India space Pioneer Vikram Sarabhai and Rover as Pragyan which means wisdom in Sanskrit. The Lander, as well as the rover, will have
the Indian tricolour National Flag painted on them. Ashok Chakra will be imprinted on the rover
spherical wheels. Orbiter of the Chandrayaan 2 will circle the
moon and provide information about its surface. They collect information on lunar topography,
mineralogy, elemental abundance, lunar exosphere and signatures of hydroxide and water ice. The Rover of the Chandrayaan 2 Mission will
move semi-autonomously examining the regolith’s composition. Chandrayaan 2 will attempt a soft landing
in a high plane between two craters – Manzinus C and Simpelius N – at a latitude of about
70 degrees south. Among the three components of Chandrayaan
2, the Orbiter and Lander will be mechanically interfaced and stacked together as an integrated
module and or accommodated inside the GSLV Mark 3 launch vehicle whereas the rover is
kept inside the Lander. After the launch of the Chandrayaan 2 using
the GSLV Mark 3 launch vehicle, the module will be placed into the Moon’s Orbit using
orbital propulsion module. The mass of this Chandrayaan spacecraft will
be 3.8 tonnes. Chandrayaan 2 the lunar Lander mission will
have 14 Indian payloads or study devices according to the ISRO. Obiter: Orbiter of the Chandrayaan 2 will
circle the moon and provide information about its surface. It will Orbit the moon at a distance of hundred
kilometres from the Moon’s surface. The payloads that are present on the orbiter
include large-area soft X rays spectrometer, l and S-band synthetic aperture radar, imaging
IR spectrometer, neutral mass spectrometer and Terrain mapping camera 2. They collect information on lunar topography,
mineralogy, elemental abundance, lunar exosphere and signatures of hydroxide and water ice. The structure of the orbiter was manufactured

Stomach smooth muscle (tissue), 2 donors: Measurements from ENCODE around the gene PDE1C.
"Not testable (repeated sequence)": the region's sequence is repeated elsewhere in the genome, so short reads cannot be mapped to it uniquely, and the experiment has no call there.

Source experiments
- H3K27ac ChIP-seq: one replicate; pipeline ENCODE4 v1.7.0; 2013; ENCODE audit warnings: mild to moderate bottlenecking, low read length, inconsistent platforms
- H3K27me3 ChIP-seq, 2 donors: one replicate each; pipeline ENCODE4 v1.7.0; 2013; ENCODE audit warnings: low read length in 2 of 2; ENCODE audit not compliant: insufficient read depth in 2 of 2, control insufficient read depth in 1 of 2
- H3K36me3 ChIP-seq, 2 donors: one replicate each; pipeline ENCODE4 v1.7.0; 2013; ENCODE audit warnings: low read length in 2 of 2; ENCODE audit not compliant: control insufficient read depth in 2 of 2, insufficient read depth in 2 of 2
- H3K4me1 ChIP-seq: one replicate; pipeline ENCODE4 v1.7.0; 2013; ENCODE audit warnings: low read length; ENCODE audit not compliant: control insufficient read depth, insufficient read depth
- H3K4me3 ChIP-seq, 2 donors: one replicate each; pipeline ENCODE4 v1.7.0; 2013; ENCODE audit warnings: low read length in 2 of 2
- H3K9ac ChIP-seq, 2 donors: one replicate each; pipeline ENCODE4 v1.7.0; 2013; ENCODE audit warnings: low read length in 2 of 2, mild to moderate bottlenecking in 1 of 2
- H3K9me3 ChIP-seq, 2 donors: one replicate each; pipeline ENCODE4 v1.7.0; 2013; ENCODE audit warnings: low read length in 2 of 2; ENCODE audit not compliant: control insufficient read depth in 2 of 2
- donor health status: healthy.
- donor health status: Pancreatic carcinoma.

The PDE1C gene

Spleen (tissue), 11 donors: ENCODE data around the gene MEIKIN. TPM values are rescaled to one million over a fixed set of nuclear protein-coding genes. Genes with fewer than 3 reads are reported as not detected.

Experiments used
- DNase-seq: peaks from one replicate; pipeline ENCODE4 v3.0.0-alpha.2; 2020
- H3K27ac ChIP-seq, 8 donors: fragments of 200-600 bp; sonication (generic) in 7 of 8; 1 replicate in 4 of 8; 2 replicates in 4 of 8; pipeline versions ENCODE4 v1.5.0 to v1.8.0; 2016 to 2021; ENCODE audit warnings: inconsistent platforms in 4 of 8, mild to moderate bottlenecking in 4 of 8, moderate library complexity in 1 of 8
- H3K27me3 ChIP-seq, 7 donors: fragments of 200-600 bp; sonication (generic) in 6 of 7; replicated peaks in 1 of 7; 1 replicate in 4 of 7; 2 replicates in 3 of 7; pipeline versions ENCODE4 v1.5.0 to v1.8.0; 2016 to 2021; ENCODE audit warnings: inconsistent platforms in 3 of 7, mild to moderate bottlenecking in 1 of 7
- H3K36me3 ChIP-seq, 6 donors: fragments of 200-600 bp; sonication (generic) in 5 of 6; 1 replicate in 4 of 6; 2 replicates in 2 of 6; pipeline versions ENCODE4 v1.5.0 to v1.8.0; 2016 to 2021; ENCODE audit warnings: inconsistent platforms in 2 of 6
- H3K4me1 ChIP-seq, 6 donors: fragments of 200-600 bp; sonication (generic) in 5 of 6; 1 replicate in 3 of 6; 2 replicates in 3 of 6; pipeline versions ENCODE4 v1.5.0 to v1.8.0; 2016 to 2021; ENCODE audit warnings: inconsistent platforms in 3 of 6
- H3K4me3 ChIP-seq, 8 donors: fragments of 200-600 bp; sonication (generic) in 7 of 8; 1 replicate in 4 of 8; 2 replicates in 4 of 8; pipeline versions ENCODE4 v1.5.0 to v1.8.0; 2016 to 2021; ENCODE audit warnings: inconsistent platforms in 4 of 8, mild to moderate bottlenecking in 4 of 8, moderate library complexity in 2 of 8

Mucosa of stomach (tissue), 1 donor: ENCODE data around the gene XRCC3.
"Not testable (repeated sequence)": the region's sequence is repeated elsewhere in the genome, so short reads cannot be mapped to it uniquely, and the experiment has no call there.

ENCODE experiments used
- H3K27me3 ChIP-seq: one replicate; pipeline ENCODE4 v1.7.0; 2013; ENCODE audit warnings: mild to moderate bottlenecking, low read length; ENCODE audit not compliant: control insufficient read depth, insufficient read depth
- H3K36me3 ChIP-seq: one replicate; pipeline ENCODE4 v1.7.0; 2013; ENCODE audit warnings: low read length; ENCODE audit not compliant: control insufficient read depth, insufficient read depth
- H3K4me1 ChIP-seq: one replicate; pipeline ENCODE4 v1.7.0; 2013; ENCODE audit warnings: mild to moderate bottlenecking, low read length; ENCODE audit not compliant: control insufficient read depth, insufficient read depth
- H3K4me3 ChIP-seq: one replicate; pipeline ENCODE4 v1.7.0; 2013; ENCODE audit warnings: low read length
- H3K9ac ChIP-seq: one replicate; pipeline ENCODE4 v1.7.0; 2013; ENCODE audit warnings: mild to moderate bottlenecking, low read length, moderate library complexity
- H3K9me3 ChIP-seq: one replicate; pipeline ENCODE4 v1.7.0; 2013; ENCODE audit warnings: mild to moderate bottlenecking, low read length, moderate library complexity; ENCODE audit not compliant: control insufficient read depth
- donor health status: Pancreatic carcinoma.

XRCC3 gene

by Hindustan Aeronautics Limited. The weight of the arbitrary is 2379 kilograms. It has an electric power generation capability
of thousand watts. At the time of launch, the Chandrayaan 2 Orbiter
will be capable of communicating with Indian deep space network at Byalalu as well as the
Vikram Lander. The mission life of the arbiter is one year
and it will be placed in a 100X100 kilometre lunar polar Orbit. Lander: The Lander will detach from the Orbiter
and it will descend to a lunar Orbit before attempting to land on the surface. It will make a soft landing and then release
the rover. It will also perform some scientific activities
for about 15 days. The payloads that are present on the Lander
includes seismometer, thermal probe, Langmuir probe and radio Occultation. The Lander of the Chandrayaan 2 will have
5 legs. The name of the Lander is Vikram. Its weight is 1471 kilograms and it has an
electric power generation capability of 650 Watts. The Lander is designed to function for one
lunar day which is equivalent to about 14 Earth days. This cylinder is designed to execute a soft
landing on the lunar surface. Rover: the robotic Rover Pragyan will probe
the lunar terrain. The Rover of the Chandrayaan 2 Mission will
move semi-autonomously examining the regolith’s composition. Regolith means the layer of loosely arranged
solid material covering the bedrock of a planet. The weight of the rover is 27 kilograms. It will operate on solar power. It has 6 wheels and will conduct chemical
analyses on site. It will then transfer the data to the orbiter
which will send this back to the earth station. The payloads on the rover include laser-induced
breakdown spectroscope and Alpha particle-induced x-ray spectroscopy. The name of the rover is Pragyan which is
has a weight of 27 kilograms and an electric power generation capability of 50 Watts. It can travel up to 500 metres and leverages